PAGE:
Old (left) and new (right) breaker labels

While I was doing some of the work in the garage, I had noticed that the main garage light was not turning on with any of the switches. I had wondered why for a while, but now had the time to further inspect. I searched around the inside of the garage and did find another switch, but it was a reverse switch for the spotlight outside on the corner. No good. I then checked all the bulbs, but they were all pretty new, as was the entire fixture, I found out. I then climbed up the ladder into the attic again to follow the wiring from the light. It led me directly to the light switches I had tried previously. I was confused. So, I went and turned off the breakers that corresponded with the light switches. After removing the coverplate and inspecting the wires, I did not see the wire that came from the garage light. That was weird. I then remembered that one of the outlets on the wall near the light switches didn’t seem to work for me when I had plugged something in a few days prior. It then occurred to me that, with all of the other quirky things in the house, perhaps whoever installed the garbage disposal also installed some of the electrical? Anything is possible, right? So I also turned off the breaker for that outlet and took off the cover plate. Sure enough! The light in the garage was not connected to a light switch, but to an OUTLET!! So I get on Amazon and order a light switch and a few GFCI outlets (required for kitchen and any wet room applications; one even had a built-in night light)! I bought the outlets too because I also wanted to replace some non-GFCI outlets outside and under the sink. After receiving the light switch and installing it, I reset the breaker, flip the switch and Voila! The garage light works! I also bought a motion sensor for the bare bulb so it turns on when I walk in.

Click pictures for captions:

A few days later, as we are still moving things around and unpacking in the house, I notice the commode doesn’t seem to be flushing correctly. We have the fancy low-water commodes that have the two push buttons (one water droplet vs two) for liquid or solid waste, but something wasn’t right. Upon further  inspection, I noticed the water droplets on the push buttons were pointed the opposite direction from the water droplets on the commode in the other bathroom. This means the buttons are backwards. I pull off the top of the tank and turn the selector 180 degrees, put the top back on, and now the flushes match the droplets. 🙂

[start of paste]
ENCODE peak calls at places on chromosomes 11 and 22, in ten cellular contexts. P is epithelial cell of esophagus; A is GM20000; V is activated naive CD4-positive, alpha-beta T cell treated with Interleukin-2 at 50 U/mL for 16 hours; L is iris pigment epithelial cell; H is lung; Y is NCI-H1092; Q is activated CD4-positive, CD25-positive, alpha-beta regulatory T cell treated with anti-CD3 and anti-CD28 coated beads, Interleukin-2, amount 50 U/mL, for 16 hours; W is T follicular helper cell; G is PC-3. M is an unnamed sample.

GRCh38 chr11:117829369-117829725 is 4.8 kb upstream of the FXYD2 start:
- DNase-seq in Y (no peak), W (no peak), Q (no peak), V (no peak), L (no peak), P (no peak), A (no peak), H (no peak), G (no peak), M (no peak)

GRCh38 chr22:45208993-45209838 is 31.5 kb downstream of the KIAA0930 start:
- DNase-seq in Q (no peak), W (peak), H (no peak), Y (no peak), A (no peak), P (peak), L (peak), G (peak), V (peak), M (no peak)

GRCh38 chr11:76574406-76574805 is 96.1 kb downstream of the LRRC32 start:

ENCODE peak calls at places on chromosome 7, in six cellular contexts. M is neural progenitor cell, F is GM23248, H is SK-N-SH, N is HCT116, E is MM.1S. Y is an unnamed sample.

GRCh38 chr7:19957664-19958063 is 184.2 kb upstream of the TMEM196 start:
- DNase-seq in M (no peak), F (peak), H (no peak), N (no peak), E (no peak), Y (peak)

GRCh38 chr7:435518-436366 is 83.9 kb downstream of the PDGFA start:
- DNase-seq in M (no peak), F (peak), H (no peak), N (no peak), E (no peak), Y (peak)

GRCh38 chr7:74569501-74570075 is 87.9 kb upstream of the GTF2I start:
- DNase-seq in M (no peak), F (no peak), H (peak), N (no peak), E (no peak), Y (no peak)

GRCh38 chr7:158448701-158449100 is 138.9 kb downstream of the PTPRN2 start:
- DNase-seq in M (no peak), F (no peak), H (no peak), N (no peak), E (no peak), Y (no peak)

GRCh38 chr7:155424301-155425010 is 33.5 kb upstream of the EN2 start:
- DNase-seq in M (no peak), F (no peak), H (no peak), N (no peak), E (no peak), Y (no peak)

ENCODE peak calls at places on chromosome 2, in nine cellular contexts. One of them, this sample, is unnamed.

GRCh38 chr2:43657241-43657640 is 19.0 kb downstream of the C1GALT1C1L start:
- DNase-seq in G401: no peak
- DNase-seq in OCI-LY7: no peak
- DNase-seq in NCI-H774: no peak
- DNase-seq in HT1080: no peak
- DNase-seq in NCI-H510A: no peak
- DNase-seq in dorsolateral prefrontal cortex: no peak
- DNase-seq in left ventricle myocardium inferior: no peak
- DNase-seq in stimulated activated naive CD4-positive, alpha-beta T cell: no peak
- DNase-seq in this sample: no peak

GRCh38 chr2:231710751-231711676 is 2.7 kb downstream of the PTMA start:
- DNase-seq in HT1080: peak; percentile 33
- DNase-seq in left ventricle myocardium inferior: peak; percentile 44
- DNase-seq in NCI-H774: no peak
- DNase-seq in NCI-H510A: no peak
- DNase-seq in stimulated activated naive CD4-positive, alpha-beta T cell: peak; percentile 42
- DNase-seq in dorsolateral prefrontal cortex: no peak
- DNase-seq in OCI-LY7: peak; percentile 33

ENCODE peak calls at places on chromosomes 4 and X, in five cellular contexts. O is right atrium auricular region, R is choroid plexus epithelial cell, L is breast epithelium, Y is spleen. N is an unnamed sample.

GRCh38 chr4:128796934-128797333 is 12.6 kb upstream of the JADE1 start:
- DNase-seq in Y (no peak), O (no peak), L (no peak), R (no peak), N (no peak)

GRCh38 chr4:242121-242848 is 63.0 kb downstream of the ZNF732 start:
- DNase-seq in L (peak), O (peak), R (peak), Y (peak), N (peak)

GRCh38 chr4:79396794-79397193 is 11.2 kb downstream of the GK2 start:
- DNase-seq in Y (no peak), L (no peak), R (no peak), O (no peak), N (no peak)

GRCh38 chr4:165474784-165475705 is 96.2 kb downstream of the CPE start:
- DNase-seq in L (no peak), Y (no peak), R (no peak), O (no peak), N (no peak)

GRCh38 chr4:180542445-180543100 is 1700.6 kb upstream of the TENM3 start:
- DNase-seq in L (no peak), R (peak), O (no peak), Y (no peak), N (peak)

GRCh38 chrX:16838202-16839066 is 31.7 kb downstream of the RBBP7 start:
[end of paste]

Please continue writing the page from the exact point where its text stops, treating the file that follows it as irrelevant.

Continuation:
Correct button position

Besides all the above quirks, there have been minor additions or upgrades I have done for the house including a new mailbox, since the last one was held to the post with one ziptie, air filters in the A/C returns, moved a hand towel holder and replaced a single towel rod with a double-towel rod that was actually centered with the window and not crooked, filled in the holes with spackle and repainted over the spackle, installed a fan-control knob for the living room fan, place carbon monoxide detectors in the bedrooms, cut down/up a few trees, and installed 2″ window blinds, but otherwise, I think (hope) all the major quirks and repairs are finished with the house for a while.

Click pictures for captions:

That’s it for now,

Cory Goff

Quick update (09-06-2016): Found out this weekend that the hot and cold water hookups for the washer are backwards. The blue knob is hot water and the red knob is cold water. The washer is hooked up correctly though, so when we thought we have been washing with hot water, we have actually been washing with cold, and vice versa.